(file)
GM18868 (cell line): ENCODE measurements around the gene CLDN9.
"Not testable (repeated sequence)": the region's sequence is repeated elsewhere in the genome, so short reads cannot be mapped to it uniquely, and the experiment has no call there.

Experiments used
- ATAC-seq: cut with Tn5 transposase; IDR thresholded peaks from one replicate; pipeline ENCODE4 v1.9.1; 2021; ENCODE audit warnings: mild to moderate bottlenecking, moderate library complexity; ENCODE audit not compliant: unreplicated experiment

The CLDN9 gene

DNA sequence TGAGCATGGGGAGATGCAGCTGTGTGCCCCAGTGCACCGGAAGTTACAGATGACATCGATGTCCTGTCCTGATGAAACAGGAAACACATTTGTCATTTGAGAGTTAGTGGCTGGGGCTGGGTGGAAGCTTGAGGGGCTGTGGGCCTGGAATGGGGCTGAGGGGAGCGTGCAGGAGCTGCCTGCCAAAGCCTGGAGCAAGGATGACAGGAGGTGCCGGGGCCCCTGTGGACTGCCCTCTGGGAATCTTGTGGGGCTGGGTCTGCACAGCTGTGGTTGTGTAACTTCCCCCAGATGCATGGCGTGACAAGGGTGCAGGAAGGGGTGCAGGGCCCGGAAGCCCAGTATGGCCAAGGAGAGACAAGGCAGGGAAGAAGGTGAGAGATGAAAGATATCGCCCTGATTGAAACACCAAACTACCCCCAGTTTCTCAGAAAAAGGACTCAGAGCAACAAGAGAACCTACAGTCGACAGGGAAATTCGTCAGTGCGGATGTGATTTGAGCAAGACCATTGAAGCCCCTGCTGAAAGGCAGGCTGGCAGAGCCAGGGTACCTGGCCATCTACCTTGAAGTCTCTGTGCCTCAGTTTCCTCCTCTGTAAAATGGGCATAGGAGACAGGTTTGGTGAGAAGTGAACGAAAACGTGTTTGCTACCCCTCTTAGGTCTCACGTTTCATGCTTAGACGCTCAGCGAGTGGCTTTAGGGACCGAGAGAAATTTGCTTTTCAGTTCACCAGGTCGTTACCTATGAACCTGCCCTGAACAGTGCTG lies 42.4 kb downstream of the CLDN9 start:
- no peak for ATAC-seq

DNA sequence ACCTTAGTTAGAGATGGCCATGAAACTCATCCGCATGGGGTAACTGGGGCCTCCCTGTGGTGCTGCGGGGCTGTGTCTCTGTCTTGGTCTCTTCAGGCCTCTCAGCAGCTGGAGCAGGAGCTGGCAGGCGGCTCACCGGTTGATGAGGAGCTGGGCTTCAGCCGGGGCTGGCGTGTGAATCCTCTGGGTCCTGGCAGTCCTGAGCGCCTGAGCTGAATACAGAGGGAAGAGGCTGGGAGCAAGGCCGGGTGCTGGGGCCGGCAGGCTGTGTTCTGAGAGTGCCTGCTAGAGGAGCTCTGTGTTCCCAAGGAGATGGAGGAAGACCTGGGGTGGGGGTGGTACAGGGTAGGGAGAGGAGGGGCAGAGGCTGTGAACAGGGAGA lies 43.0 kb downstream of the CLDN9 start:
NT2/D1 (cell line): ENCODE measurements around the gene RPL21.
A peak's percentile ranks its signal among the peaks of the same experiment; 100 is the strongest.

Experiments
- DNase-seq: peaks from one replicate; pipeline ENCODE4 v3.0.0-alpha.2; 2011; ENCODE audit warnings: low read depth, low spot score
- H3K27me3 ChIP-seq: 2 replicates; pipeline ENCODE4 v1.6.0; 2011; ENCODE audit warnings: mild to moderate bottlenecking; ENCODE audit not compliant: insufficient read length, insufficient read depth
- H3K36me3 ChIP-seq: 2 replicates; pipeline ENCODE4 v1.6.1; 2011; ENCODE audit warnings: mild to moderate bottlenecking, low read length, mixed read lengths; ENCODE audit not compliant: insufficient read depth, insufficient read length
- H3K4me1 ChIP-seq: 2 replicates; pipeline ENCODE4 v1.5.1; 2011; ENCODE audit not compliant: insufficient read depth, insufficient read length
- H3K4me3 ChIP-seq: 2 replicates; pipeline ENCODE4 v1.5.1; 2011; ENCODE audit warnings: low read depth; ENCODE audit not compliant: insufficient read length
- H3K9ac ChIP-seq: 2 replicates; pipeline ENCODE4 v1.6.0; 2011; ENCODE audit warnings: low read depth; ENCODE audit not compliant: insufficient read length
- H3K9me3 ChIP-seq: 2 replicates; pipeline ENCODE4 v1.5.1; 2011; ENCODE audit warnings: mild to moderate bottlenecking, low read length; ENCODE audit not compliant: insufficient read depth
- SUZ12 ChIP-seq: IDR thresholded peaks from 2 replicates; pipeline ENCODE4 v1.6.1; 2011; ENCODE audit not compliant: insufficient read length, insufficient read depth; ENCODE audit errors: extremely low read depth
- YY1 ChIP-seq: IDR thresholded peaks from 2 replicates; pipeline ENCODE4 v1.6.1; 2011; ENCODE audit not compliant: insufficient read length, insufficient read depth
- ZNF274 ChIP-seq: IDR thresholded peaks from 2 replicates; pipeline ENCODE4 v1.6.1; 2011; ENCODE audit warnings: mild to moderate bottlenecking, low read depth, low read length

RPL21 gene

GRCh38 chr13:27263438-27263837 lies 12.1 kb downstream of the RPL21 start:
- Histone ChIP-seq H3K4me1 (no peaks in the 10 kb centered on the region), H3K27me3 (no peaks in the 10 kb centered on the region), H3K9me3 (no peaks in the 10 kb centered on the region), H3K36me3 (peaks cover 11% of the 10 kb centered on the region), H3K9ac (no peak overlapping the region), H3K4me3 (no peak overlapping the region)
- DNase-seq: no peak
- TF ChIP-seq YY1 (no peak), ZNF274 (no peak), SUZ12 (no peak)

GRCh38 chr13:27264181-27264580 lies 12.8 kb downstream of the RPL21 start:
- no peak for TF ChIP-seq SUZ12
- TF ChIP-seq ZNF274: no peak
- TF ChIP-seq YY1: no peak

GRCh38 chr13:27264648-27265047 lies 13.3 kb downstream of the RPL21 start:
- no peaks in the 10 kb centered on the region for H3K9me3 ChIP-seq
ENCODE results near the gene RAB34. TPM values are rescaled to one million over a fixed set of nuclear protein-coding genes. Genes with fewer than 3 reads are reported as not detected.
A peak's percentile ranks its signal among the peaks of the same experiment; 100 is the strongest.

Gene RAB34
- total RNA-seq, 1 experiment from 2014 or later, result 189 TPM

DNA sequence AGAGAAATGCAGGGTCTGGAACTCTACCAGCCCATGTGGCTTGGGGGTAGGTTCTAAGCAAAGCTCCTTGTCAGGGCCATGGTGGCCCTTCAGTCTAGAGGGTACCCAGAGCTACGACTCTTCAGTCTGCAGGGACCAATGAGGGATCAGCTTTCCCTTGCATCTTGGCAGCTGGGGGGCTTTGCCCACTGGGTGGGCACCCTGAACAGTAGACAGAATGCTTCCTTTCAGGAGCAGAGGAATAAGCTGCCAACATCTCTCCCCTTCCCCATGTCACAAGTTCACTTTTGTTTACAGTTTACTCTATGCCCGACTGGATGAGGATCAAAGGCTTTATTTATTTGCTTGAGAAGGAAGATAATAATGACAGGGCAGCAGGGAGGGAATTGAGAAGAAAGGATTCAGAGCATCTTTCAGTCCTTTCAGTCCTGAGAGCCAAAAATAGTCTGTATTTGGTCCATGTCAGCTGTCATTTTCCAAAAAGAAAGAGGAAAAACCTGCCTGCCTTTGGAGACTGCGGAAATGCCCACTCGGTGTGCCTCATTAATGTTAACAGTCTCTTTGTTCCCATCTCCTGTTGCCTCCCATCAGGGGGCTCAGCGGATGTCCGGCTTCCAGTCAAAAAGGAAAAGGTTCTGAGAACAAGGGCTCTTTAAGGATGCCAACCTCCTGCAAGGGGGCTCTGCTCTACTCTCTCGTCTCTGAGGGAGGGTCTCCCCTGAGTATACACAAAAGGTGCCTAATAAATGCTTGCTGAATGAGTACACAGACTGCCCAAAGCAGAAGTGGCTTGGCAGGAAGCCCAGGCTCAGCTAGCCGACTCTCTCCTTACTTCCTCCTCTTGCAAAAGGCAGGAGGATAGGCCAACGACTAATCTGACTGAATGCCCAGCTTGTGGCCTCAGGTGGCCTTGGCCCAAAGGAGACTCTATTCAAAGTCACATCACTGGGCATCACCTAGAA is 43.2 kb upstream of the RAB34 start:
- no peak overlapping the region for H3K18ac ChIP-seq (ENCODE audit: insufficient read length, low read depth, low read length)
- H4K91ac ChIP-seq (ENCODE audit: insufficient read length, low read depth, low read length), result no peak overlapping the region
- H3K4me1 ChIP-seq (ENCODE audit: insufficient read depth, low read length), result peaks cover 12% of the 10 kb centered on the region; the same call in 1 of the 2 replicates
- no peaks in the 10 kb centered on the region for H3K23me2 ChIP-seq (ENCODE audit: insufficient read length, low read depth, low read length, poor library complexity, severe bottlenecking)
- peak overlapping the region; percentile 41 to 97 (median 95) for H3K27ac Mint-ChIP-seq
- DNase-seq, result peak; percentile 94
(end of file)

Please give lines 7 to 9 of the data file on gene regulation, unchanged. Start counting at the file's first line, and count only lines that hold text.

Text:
- no peak for ATAC-seq

DNA sequence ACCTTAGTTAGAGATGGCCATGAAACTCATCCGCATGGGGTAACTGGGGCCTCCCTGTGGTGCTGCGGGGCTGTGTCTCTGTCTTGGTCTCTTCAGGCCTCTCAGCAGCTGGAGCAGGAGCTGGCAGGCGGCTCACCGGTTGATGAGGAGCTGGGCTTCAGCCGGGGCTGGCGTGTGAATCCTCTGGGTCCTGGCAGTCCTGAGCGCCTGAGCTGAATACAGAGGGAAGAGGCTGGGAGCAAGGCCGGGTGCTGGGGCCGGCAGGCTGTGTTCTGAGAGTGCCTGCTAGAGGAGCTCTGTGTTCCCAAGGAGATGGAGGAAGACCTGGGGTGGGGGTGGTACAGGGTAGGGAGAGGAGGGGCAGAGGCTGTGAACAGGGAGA lies 43.0 kb downstream of the CLDN9 start:
NT2/D1 (cell line): ENCODE measurements around the gene RPL21.